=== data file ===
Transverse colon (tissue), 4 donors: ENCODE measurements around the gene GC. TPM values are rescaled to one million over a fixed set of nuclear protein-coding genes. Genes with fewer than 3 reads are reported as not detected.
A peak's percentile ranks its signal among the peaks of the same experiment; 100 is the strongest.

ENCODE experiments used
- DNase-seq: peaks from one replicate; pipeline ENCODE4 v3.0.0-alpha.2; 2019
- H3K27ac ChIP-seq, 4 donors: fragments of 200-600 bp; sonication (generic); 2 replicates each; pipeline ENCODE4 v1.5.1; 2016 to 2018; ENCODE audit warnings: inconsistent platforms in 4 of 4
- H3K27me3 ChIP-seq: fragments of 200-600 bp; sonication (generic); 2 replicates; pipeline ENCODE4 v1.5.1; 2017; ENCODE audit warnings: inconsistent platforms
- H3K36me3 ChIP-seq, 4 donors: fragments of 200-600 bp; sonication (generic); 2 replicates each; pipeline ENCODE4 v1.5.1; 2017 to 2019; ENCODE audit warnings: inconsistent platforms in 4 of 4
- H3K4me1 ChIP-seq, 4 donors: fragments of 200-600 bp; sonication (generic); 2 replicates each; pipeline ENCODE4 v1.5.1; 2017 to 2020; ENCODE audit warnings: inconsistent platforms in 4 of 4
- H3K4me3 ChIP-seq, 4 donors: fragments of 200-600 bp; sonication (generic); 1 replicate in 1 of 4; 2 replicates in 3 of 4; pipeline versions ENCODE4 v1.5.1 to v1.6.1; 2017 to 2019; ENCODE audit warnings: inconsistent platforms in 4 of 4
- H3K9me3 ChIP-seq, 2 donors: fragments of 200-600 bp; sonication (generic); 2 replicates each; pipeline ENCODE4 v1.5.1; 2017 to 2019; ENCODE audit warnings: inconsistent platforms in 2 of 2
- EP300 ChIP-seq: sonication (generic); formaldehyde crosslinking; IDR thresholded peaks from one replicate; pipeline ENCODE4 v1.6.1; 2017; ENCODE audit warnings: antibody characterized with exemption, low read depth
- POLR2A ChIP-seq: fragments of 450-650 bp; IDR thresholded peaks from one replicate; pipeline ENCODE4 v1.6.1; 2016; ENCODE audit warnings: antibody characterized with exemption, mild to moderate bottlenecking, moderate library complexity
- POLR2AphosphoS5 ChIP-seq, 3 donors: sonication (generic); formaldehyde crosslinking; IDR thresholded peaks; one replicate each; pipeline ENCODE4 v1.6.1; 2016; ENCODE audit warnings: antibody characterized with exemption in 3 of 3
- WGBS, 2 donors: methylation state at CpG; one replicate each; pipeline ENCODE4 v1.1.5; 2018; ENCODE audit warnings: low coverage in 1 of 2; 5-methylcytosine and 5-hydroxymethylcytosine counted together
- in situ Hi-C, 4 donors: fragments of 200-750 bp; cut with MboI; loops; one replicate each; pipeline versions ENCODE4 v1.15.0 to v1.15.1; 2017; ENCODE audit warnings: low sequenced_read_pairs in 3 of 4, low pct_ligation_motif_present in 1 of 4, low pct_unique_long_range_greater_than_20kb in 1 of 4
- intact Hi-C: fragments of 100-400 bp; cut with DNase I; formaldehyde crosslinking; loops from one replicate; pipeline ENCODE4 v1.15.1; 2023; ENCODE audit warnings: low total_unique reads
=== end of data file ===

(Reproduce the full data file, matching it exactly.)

Transverse colon (tissue), 4 donors: ENCODE measurements around the gene GC. TPM values are rescaled to one million over a fixed set of nuclear protein-coding genes. Genes with fewer than 3 reads are reported as not detected.
A peak's percentile ranks its signal among the peaks of the same experiment; 100 is the strongest.

ENCODE experiments used
- DNase-seq: peaks from one replicate; pipeline ENCODE4 v3.0.0-alpha.2; 2019
- H3K27ac ChIP-seq, 4 donors: fragments of 200-600 bp; sonication (generic); 2 replicates each; pipeline ENCODE4 v1.5.1; 2016 to 2018; ENCODE audit warnings: inconsistent platforms in 4 of 4
- H3K27me3 ChIP-seq: fragments of 200-600 bp; sonication (generic); 2 replicates; pipeline ENCODE4 v1.5.1; 2017; ENCODE audit warnings: inconsistent platforms
- H3K36me3 ChIP-seq, 4 donors: fragments of 200-600 bp; sonication (generic); 2 replicates each; pipeline ENCODE4 v1.5.1; 2017 to 2019; ENCODE audit warnings: inconsistent platforms in 4 of 4
- H3K4me1 ChIP-seq, 4 donors: fragments of 200-600 bp; sonication (generic); 2 replicates each; pipeline ENCODE4 v1.5.1; 2017 to 2020; ENCODE audit warnings: inconsistent platforms in 4 of 4
- H3K4me3 ChIP-seq, 4 donors: fragments of 200-600 bp; sonication (generic); 1 replicate in 1 of 4; 2 replicates in 3 of 4; pipeline versions ENCODE4 v1.5.1 to v1.6.1; 2017 to 2019; ENCODE audit warnings: inconsistent platforms in 4 of 4
- H3K9me3 ChIP-seq, 2 donors: fragments of 200-600 bp; sonication (generic); 2 replicates each; pipeline ENCODE4 v1.5.1; 2017 to 2019; ENCODE audit warnings: inconsistent platforms in 2 of 2
- EP300 ChIP-seq: sonication (generic); formaldehyde crosslinking; IDR thresholded peaks from one replicate; pipeline ENCODE4 v1.6.1; 2017; ENCODE audit warnings: antibody characterized with exemption, low read depth
- POLR2A ChIP-seq: fragments of 450-650 bp; IDR thresholded peaks from one replicate; pipeline ENCODE4 v1.6.1; 2016; ENCODE audit warnings: antibody characterized with exemption, mild to moderate bottlenecking, moderate library complexity
- POLR2AphosphoS5 ChIP-seq, 3 donors: sonication (generic); formaldehyde crosslinking; IDR thresholded peaks; one replicate each; pipeline ENCODE4 v1.6.1; 2016; ENCODE audit warnings: antibody characterized with exemption in 3 of 3
- WGBS, 2 donors: methylation state at CpG; one replicate each; pipeline ENCODE4 v1.1.5; 2018; ENCODE audit warnings: low coverage in 1 of 2; 5-methylcytosine and 5-hydroxymethylcytosine counted together
- in situ Hi-C, 4 donors: fragments of 200-750 bp; cut with MboI; loops; one replicate each; pipeline versions ENCODE4 v1.15.0 to v1.15.1; 2017; ENCODE audit warnings: low sequenced_read_pairs in 3 of 4, low pct_ligation_motif_present in 1 of 4, low pct_unique_long_range_greater_than_20kb in 1 of 4
- intact Hi-C: fragments of 100-400 bp; cut with DNase I; formaldehyde crosslinking; loops from one replicate; pipeline ENCODE4 v1.15.1; 2023; ENCODE audit warnings: low total_unique reads